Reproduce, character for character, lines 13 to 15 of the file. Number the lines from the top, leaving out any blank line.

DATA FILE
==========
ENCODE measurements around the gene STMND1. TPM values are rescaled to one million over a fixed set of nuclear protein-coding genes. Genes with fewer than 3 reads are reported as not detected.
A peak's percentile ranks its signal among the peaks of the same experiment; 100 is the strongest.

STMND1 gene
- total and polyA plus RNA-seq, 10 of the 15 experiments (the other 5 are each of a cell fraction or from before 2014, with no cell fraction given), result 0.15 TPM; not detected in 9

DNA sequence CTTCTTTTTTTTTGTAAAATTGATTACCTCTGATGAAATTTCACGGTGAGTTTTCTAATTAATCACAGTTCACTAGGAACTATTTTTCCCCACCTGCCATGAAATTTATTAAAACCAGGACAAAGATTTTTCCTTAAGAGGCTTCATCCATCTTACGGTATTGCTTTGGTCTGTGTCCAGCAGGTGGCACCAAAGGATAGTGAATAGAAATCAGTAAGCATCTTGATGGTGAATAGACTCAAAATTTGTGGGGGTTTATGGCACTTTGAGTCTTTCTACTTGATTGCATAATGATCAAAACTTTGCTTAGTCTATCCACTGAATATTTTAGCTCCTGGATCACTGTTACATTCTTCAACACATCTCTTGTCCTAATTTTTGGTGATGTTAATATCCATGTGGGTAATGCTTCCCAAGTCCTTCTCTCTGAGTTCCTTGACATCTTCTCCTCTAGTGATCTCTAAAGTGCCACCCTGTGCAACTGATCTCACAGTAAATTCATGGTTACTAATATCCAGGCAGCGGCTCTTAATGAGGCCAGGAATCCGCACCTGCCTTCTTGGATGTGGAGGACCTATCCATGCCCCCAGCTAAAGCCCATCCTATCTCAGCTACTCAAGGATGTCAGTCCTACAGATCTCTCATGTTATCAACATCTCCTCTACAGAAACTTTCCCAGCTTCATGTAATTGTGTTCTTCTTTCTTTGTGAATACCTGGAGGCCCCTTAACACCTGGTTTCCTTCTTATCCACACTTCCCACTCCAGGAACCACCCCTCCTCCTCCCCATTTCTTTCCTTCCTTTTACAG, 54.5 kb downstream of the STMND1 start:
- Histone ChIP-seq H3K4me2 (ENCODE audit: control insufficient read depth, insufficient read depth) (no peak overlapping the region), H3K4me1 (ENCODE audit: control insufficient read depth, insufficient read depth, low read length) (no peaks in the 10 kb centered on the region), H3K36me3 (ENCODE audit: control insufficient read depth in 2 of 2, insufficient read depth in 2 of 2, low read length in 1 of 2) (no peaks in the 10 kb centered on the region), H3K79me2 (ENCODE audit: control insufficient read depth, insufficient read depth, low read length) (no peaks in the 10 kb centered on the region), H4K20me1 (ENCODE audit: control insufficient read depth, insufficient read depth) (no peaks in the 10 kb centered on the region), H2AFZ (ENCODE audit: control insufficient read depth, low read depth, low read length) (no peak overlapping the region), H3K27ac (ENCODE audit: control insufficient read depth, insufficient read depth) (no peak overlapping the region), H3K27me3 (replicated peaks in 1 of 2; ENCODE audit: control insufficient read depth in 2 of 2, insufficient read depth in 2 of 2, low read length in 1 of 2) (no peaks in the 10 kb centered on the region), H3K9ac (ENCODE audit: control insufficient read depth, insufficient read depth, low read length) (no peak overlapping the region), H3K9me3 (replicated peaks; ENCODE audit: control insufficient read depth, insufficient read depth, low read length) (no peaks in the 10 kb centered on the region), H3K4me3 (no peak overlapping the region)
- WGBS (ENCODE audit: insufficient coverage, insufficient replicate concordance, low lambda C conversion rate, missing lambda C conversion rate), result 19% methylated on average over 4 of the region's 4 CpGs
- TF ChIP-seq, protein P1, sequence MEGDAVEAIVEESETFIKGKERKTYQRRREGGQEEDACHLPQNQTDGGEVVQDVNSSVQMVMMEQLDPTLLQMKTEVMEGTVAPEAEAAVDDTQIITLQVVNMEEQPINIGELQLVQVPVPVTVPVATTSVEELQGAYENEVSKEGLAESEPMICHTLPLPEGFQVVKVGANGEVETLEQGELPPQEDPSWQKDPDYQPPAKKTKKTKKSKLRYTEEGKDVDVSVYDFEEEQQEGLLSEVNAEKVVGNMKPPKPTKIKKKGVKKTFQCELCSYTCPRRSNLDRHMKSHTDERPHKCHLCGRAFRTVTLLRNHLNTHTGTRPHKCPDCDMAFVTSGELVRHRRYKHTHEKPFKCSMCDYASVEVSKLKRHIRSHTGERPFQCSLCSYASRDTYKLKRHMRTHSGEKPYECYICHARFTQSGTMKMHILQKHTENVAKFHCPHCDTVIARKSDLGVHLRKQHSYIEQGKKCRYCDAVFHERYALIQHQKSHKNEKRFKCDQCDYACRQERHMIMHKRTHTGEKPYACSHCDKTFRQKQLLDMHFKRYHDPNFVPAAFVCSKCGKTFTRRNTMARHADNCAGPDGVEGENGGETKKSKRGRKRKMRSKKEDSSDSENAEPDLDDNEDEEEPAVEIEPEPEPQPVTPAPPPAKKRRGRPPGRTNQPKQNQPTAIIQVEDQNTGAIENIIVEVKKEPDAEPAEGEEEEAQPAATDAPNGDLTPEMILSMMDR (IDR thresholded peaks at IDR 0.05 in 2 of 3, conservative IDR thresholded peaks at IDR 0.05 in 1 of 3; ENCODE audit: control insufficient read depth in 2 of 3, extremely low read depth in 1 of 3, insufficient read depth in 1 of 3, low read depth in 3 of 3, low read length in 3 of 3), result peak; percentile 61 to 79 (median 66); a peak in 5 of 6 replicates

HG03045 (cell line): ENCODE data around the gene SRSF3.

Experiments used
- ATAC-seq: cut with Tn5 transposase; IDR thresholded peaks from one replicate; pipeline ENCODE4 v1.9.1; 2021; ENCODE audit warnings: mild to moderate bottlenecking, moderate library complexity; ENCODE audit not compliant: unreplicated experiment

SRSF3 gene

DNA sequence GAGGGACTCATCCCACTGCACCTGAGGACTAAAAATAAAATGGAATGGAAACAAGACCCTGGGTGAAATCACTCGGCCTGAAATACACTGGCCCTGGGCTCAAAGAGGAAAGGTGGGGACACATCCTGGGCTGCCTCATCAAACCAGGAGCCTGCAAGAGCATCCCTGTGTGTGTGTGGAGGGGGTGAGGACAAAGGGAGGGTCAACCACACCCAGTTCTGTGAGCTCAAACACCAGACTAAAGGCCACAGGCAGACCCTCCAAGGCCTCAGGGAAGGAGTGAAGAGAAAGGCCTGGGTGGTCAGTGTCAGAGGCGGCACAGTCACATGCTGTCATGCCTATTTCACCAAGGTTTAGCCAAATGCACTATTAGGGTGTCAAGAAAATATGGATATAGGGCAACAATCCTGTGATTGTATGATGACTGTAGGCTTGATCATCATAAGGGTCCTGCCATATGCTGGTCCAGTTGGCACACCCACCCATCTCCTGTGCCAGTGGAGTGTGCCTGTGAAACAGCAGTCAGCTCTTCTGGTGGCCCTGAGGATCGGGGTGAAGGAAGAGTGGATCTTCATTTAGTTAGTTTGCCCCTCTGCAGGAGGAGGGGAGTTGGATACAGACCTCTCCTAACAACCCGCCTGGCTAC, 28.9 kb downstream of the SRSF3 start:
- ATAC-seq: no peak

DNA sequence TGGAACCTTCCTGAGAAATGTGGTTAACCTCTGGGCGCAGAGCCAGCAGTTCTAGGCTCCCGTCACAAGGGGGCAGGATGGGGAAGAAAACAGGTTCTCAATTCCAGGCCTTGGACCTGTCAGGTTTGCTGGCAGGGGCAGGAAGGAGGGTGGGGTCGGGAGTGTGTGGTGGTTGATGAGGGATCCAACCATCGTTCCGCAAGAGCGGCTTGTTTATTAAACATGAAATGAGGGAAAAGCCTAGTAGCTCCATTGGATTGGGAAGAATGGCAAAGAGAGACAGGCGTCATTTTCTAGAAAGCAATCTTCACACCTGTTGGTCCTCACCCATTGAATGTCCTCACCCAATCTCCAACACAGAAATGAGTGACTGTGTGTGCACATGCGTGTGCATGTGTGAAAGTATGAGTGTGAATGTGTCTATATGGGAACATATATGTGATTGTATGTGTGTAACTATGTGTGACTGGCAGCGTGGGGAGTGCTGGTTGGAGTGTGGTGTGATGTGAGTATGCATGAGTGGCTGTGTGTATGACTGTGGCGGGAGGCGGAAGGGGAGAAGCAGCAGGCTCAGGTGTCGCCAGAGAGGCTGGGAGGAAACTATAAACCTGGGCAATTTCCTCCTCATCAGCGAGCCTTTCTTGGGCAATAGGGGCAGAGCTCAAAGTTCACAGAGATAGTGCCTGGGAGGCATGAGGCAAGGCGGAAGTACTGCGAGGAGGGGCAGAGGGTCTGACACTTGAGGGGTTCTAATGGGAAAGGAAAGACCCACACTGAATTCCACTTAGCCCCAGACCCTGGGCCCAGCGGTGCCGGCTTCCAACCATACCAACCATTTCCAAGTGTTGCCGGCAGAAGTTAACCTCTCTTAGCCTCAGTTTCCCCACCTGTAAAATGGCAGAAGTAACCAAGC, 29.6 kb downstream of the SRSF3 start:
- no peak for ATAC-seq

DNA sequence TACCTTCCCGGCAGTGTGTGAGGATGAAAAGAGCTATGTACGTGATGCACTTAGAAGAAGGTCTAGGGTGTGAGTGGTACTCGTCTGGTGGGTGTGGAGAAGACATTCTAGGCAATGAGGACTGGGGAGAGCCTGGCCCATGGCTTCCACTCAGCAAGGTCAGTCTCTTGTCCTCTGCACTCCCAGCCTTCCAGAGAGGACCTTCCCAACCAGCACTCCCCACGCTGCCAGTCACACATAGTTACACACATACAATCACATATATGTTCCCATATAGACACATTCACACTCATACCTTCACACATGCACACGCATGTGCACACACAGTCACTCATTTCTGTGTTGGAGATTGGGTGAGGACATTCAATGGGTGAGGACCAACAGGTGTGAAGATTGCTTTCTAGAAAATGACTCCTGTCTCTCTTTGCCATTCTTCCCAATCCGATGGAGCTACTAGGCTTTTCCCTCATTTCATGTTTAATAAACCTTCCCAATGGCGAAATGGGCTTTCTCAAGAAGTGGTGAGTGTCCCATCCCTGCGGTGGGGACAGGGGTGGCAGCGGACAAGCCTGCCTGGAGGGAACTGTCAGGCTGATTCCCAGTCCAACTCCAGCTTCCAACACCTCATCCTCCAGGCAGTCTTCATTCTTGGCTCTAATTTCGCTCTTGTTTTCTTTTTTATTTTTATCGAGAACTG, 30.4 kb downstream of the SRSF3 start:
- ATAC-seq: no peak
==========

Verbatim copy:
DNA sequence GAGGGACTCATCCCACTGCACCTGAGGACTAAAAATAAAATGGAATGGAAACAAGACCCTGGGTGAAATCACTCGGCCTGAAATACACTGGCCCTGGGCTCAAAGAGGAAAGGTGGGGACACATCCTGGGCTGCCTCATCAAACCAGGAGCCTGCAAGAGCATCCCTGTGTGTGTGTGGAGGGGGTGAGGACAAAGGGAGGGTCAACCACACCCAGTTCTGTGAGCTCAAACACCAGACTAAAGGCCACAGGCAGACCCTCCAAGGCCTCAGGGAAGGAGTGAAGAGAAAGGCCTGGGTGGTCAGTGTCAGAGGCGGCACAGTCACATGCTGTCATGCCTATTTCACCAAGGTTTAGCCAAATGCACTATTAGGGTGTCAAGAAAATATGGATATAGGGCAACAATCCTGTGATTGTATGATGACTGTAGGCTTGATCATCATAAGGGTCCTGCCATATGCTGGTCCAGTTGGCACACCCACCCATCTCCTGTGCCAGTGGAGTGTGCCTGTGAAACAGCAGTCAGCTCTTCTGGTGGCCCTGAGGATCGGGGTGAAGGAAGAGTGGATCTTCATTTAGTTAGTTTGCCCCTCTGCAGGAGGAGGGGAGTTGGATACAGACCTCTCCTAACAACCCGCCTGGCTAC, 28.9 kb downstream of the SRSF3 start:
- ATAC-seq: no peak

DNA sequence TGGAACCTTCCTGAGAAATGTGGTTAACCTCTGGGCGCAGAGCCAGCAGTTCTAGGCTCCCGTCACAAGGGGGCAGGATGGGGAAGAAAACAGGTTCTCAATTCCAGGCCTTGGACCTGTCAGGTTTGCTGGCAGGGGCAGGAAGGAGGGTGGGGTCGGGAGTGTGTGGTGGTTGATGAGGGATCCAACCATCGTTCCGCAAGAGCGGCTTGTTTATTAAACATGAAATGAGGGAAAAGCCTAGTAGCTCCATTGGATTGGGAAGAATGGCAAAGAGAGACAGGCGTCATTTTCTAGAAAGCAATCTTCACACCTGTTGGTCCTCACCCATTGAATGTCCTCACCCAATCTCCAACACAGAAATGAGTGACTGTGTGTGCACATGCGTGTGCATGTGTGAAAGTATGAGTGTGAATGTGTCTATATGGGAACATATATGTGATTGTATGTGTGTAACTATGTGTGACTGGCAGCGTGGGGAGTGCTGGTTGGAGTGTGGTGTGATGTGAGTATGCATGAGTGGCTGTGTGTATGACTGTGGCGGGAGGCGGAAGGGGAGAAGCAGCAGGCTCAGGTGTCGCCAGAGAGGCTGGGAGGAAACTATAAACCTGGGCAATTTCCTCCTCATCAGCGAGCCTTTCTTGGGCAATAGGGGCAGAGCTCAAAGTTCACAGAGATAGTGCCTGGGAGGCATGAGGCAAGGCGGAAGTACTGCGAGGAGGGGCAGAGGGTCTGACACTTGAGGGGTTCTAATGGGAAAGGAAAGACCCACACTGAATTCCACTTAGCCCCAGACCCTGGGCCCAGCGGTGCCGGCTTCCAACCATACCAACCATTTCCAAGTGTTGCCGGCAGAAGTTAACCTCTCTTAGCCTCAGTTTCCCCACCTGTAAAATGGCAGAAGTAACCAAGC, 29.6 kb downstream of the SRSF3 start: